The intercom buzzed, interrupting Ethan Water's train of thought. He hadn't been having a particularly good day and didn't want to speak with anyone. Reluctantly, he pushed the voice button. "Yes, Sarah?"
"Delivery downstairs, Mr Waters. They need a signature."
A smile crept across his lips. The unexpected news instantly put him into a better mood. "Tell Frank I'm on my way."
Ethan finished penning a letter to the Smithsonian National Museum of History and buttoned the jacket of his dark navy suit. Few things put a smile on his face these days, but a new addition to his museum seemed do the trick.
He hurried out of his office and down two flights of stairs, his palm sliding along the smooth, lacquer banister. At the far side of the hallway, he pushed his way through the double doors and out to the shipping garage.
With a large grin, he greeted his long-time friend and main delivery guy. "How's it going, Frank? What do you have for me today?"
The portly man took out a handkerchief and dabbed his forehead. "Afternoon, Ethan. Not sure what I brought. Can't seem to read the writing. Must be from overseas." He held out a clipboard and pen. "I'll need you to sign the top copy of the invoice."
"You got it."
Curious to see what was inside, he quickly scribbled his signature and fished out a box cutter from his jacket. He slid the sleek silver blade along the top of the box puncturing through several layers of packaging tape.
When he'd cut through all the tape, Ethan pulled the sides open and took a step back. His eyes instantly lit up.
Inside stood an oval-shaped, full-length mirror framed with thirty or so blue gems within a crystal inlay. A blue felt cloth protected the glass of the mirror.
Frank's whistle echoed throughout the garage. "Whoa, looks like you got yourself quite a beauty there."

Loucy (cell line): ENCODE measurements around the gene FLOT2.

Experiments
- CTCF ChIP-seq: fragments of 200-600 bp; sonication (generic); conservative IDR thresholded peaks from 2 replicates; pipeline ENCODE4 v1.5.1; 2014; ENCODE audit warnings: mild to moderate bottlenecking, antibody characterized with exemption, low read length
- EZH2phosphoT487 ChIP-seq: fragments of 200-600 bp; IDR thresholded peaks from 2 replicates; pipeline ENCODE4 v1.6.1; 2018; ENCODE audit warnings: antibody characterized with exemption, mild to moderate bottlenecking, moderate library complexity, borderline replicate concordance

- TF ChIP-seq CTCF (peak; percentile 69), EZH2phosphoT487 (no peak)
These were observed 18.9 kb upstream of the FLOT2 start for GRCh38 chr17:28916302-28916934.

What an understatement. Ethan ran his fingers along the decorative jewels, admiring the intricate details then chewed at his lip. In all his thirty-five years he'd never seen anything so beautiful. "If I'm not mistaken, I'd say these are real sapphires. Take a look. What do you think?"
His friend leaned in and squinted. "Sure looks like the real deal to me." Shivers ran along Ethan's back. "This has to be worth a fortune. I mean, the value alone of a single sapphire of this size and cut." The mirror looked like it belonged in a castle, not a modest-size museum in Astoria, Oregon. "I hope it didn't get sent to me by mistake."
"I doubt it," Frank chuckled. "Your address happened to be the only thing I could read on the box. Do you want me to go ahead and store it in the warehouse for you?"
Ethan stroked his chin, still in awe over the unexpected delivery. "You know, I think I'm going to store it in my office for the time being. I'd like to do some research on it. You say it didn't come with any other paperwork?"
"I'm afraid nothing except the invoice." Frank handed him his copy.
"Interesting," he mumbled and studied both sides of the paper. The idea of finding out more about the mirror intrigued him and would be a welcome distraction. "Well, you know how I like mysteries. Thanks again, and don't work too hard today."
His friend gave him a two-fingered salute and started for his truck. "I won't."
Ethan grabbed a dolly from the corner of the garage and carefully scooted the box onto it. He lowered it to an angle and rolled it towards the elevator. Inside, he held his breath. Of all the things that could bother him, small places were the worst.
When the door opened, he breathed a sigh of relief and pushed the dolly straight to his office. Carefully, he slid the mirror out of the box and placed it in the corner near his desk. Warm from all the activity, he removed his jacket and loosened the collar of his shirt. It had been several weeks since he"d done anything related to exercise, and he felt out of shape.
He sat in his leather seat to look over the invoice. Almost immediately, his secretary rapped lightly on the open door. "Knock, knock."